The Neighborhood.

Subsequent to the  devastating Earthquake that occurred in San Francisco in 1906, the neighborhood South of Market Street  became an Industrial Wasteland, with run down warehouses, diverse industries and sweatshops and remained in this derelict condition for almost eighty years.  In the 1990’s, there was an awakening with the beginning of the dotcom era, when it began to attract a different population, including techies who wanted to live and work in the same neighborhood.  While there are still vagrants on the streets, the changes have heralded a younger, more hip demographic, bringing a new prosperity and greater spending power.

SOMA – South of Market.

Today SOMA, or the South of Market Street neighborhood in San Francisco is an eclectic mix of  New Condo Buildings, Software Companies, Startups, Museums, small Theatre Companies, Art Spaces, Restaurants, Bars, Liquor Stores, run down Hotels and refurbished Warehouses.  It has equal amounts of day life and nightlife with a share of counter culture both Gay and Straight.  While several modern buildings have replaced some of the original structures, fortunately many of the older ones have survived,  including  Warehouses that were ripe for refurbishing.  With their large volumes of space and uncomplicated architecture, these old Warehouses are an essential ingredient of this “evolution” because they can be converted to lofts for work or to live as well as providing interesting commercial spaces.  With these changes, the word SOMA has taken on a new connotation.

The Backstory.

One of the refurbished Warehouses associated with this neighborhood is Sightglass Coffee and Roastery.  The Company was started in 2009, by two brothers, Jerad and Justin Morrison, serving coffee from a rickety cart behind a a roll up garage door.  With a few pour over glass Chemex pots and a leaky Espresso Machine, they succeeded in building a neighborhood following in the changing environment.  Both had previous experience in the coffee industry and had a desire to build their own Company.  Fast forward, and today they have taken over this same entire Warehouse that is now Sightglass Coffee, Roastery and Warehouse.    The Morrison Brothers had both spent time at different coffee companies including Blue Bottle Coffee in San Francisco and give credit to James Freeman from Blue Bottle Coffee for the generosity, encouragement and mentoring they received from him.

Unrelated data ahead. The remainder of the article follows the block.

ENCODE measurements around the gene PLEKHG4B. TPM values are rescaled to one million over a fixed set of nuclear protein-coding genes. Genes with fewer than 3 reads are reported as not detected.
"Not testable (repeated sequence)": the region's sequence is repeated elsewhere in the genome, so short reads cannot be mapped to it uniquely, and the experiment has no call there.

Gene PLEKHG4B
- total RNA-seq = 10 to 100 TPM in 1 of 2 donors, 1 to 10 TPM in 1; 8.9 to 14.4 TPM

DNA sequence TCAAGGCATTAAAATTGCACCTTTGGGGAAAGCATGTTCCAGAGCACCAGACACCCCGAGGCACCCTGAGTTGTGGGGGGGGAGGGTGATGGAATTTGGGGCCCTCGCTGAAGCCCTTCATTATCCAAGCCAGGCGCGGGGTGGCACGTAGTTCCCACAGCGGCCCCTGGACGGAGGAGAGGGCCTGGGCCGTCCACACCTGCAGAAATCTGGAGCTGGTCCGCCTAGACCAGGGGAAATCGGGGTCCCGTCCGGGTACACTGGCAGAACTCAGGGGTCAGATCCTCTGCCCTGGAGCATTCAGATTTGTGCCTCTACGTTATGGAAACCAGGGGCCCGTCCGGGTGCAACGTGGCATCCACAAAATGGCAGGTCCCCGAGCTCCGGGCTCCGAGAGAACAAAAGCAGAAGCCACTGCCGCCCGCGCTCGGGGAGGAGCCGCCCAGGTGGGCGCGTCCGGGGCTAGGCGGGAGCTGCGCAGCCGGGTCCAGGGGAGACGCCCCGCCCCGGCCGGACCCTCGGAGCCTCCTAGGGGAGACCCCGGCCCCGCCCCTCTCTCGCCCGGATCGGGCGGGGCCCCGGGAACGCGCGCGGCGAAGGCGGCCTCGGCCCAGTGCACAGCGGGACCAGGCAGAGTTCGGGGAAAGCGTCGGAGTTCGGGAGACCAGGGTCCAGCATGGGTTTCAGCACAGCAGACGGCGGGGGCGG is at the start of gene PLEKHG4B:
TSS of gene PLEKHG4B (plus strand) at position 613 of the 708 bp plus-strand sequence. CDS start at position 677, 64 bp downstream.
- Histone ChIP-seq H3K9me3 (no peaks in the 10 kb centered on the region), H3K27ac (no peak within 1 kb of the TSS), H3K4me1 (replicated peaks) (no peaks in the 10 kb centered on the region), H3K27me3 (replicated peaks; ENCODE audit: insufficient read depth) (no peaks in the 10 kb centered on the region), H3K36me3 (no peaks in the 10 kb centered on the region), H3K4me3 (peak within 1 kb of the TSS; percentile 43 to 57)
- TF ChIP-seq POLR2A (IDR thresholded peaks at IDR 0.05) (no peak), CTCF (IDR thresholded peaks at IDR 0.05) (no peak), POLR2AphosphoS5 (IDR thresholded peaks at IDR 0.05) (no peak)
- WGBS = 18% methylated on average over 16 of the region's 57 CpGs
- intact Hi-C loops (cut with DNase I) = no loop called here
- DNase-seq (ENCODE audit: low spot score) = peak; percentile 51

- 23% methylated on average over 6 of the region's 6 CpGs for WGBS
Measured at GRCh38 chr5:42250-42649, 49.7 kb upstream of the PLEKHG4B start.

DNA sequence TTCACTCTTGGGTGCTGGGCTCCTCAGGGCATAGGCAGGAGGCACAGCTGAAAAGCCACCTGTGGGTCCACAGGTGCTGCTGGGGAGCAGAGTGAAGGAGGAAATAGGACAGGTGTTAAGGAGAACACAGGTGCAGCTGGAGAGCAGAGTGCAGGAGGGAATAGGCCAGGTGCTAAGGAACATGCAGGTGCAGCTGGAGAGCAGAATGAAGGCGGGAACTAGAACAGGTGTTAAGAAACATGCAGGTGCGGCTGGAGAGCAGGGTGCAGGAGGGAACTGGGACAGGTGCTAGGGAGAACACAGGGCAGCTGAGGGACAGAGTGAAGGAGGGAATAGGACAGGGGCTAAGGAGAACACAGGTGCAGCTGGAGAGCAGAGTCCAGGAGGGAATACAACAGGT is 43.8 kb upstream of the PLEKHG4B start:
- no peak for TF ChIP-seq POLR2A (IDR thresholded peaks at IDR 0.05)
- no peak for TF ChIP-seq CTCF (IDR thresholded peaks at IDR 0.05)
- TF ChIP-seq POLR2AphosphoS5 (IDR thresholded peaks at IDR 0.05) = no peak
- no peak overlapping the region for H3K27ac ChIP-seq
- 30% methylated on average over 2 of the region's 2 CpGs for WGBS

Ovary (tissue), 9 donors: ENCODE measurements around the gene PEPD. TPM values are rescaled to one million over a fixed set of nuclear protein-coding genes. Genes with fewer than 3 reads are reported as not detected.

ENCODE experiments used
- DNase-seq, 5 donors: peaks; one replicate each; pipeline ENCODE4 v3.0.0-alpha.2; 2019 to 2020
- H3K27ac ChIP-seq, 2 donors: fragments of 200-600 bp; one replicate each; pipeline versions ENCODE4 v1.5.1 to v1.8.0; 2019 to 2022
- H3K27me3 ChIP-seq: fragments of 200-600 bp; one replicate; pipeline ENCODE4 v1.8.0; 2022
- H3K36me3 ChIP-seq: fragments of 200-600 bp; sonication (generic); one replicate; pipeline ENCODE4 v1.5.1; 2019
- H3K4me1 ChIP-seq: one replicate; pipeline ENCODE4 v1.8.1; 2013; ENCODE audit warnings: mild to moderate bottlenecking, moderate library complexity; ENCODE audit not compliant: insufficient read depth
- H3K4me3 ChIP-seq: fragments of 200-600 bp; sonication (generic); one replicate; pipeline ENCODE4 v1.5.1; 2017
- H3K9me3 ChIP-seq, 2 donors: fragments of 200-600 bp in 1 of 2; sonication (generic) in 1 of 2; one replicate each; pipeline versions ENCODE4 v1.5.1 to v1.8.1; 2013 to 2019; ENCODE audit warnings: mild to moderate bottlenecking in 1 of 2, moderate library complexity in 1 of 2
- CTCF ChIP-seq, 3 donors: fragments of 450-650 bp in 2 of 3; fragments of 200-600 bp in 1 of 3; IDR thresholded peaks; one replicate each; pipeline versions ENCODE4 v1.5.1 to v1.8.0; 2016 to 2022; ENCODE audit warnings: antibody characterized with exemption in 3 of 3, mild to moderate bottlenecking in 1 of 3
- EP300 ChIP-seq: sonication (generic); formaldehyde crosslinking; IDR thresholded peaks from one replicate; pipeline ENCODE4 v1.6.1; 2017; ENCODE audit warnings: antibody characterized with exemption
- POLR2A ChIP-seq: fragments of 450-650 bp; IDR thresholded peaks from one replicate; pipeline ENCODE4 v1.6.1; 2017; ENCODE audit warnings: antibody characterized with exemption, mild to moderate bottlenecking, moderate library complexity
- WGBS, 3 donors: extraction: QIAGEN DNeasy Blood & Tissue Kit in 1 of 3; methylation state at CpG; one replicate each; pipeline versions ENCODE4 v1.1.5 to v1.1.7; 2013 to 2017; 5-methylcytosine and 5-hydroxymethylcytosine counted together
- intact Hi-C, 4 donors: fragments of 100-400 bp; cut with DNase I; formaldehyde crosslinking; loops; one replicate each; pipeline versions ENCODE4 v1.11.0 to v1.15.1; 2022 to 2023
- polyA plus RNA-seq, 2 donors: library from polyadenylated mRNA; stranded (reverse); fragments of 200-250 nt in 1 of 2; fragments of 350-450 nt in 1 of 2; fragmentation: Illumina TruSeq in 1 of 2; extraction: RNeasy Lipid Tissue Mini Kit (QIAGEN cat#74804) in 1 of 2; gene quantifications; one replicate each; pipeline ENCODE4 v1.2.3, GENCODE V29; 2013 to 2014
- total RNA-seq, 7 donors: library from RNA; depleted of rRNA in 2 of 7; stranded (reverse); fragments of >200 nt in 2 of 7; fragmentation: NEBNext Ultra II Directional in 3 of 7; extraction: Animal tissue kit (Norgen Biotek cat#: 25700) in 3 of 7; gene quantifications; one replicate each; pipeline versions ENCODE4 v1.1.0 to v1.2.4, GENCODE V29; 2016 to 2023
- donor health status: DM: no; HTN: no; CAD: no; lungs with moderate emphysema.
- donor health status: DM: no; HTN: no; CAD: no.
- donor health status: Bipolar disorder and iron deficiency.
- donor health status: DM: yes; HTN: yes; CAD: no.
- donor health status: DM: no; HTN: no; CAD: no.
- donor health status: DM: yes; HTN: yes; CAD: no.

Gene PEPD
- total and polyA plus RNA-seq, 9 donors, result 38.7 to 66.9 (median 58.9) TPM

Walking into the huge 7,000 plus square foot fully renovated  space today and seeing the hive of activity, it seems like it has always been there – but nothing is as easy as it seems and it took passion and determination to overcome the many problems associated with a conversion in San Francisco,  especially the permitting that can be never ending. Much work had to be done on the old Warehouse to bring it up to code, plus  installing new plumbing and electricity.

One of the biggest hurdles was  getting the  1969 Probat vintage Coffee Roaster approved  free of emissions and passed by the Bay Area Quality Management Group that monitors  factories, restaurants  and other commercial endeavors.  At the same time they had to begin building their team of Roasters and Baristas and finding   suppliers of single origin coffees from  the coffee producing countries in Africa, South and Central America and the Pacific.  Working tirelessly and in tandem, the Siblings have established a well respected and well run Coffee Roastery and Cafe attracting lines of customers every day of the week and a growing wholesale division –  a far cry from its origins of a  rickety cart, parked in the open.